From Gen X Mom Sarah Krause:

Earlier this month my family went out for my oldest son’s birthday. We took him to one of those Japanese hibachi restaurants where they cook the food right in front of you. I figured my three kids would have fun and maybe find a new food they liked (they did: steak‼), but the trouble started when the chef put the cooked veggies on their plates. “What is that?” said the birthday boy, peering down at the shriveled brown lump on his plate. When the chef explained it was a mushroom, my son shook his head, proclaiming he didn’t like mushrooms. The other kids quickly shook their heads no, too.

The chef was stunned the children had never had a mushroom. I tried to explain that since my husband and I don’t like them, we never buy them. In fact mushrooms have yet to cross the threshold in our home, I told him. Well, there was that one unfortunate pizza that quickly got picked apart and tossed in the garbage disposal.  I’m sorry to all the folks who love mushrooms out there. Really, I’ve tried to eat them through the years. In fact, my mom loves to tell the story of my preschool days when I’d take a huge raw mushroom in my lunch, munching all around down to the stem. Shudder. In my defense, I love most other vegetables. Brussels sprouts? Delicious! Swiss chard? Yummy! Asparagus? Can’t get enough.

So I began to wonder – do other moms worry about not serving certain fruits and vegetables? Do they think about the impact their own impressions (i.e. dislikes) about food have on their children? What if you or your spouse doesn’t like lima beans (for the record: love!). Do you just never buy them because you can’t stomach them and then risk turning your kids into lima-bean haters? Or do you force yourself to serve lima beans so your kids are exposed to them? The blogosphere is filled with a mass of opinions on this subject – over 4 million links come up when “getting kids to eat healthy” is typed in. I decided to ask some mom friends about this and it turns out they all have various viewpoints.

I asked my friend Chris, who has two boys, if she worries that not serving certain fruits and vegetables will cause her kids hate them for life? “Well, I didn’t like cauliflower when I was a kid, but now I do,” she said. “I think you grow into adult tastes and eventually you get used to foods.” With that said, Chris admitted she does have a few tricks up her sleeve.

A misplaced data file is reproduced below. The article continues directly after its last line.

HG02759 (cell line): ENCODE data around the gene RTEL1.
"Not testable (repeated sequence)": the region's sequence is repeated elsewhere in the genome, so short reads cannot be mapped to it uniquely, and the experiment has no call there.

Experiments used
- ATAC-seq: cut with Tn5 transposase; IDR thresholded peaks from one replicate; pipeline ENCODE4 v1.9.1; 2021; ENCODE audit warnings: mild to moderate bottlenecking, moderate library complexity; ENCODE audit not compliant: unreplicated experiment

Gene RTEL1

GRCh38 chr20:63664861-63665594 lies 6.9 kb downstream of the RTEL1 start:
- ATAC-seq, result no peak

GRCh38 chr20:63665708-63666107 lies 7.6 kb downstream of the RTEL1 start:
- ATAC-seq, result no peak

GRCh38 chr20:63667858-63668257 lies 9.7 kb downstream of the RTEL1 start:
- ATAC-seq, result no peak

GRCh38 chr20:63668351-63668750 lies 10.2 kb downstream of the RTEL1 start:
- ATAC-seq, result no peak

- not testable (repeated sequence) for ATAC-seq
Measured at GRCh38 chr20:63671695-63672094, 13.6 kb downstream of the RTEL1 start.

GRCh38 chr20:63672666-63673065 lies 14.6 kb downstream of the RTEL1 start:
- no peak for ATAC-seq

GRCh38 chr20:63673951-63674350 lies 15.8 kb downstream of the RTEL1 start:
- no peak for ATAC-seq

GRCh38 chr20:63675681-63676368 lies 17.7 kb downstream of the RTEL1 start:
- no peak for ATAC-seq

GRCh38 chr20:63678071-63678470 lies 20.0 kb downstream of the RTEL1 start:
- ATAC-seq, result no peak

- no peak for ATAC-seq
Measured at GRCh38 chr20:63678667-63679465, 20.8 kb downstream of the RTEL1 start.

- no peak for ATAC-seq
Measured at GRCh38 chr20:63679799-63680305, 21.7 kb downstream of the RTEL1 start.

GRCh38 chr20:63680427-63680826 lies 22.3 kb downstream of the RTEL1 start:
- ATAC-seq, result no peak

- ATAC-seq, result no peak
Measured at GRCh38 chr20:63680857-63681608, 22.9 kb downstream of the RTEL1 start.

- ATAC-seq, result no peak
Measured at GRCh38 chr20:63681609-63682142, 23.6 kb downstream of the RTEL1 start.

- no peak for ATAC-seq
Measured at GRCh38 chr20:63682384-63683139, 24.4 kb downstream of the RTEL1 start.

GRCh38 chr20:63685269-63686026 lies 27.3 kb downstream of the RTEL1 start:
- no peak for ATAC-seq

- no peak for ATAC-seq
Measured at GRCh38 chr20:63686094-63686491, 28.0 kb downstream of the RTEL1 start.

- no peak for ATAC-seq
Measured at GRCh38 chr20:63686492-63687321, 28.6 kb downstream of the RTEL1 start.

“I’m a sneaky chef!” she proudly proclaimed. In fact, she had to whisk away to the bedroom to whisper her sneaky tricks to me so her family wouldn’t overhear. “Even my husband doesn’t know – he’s almost as picky as the boys!” She cooks, purees and freezes fruits and vegetables to sneak into dishes. Cauliflower has hidden in mashed potatoes, mac ‘n cheese might include pureed squash or sweet potatoes and spaghetti sauce could hide spinach, blueberries or zucchini.  “I pull these out all winter long and use them in my cooking.”

Clever. I tried fooling my kids by adding a tiny jar of Gerber mashed carrots to their beloved box of Kraft Macaroni and Cheese. No one liked it. Now I just inform my crew of the health benefits and nutritional value of certain fruits and veggies and hope that they’ll be more persuaded to try it. The rule in our house is 1. you have to have it on your dinner plate, and 2. you have to take a taste of it.

Chris said she wished her boys were more willing to try things before they immediately said no. She and her husband talk about healthy food choices and nutrition, too. “But they get tired of hearing about Dr. Oz because I talk about him all the time,” said Chris, who cooked kale for the first-time after hearing about it on his show. “They always say, ‘We don’t want to eat what Dr. Oz says to eat again!’”

For Melissa, another mom of two boys, it’s a little easier. “They eat really well and will try most everything,” she said. “I think it helps that they see us eating everything.” So I quiz her: spinach, green beans, mushrooms? Yes, yes, yes. Brussels sprouts? “Well, I’m not a big fan, but I eat them in front of the kids because I don’t want them to not like something just because I don’t like it,” Melissa said.  “I try not to put any of my fears on them; I don’t want to pass that on.” She adds that she also tells them, “The more you try it, the more you’ll like it!”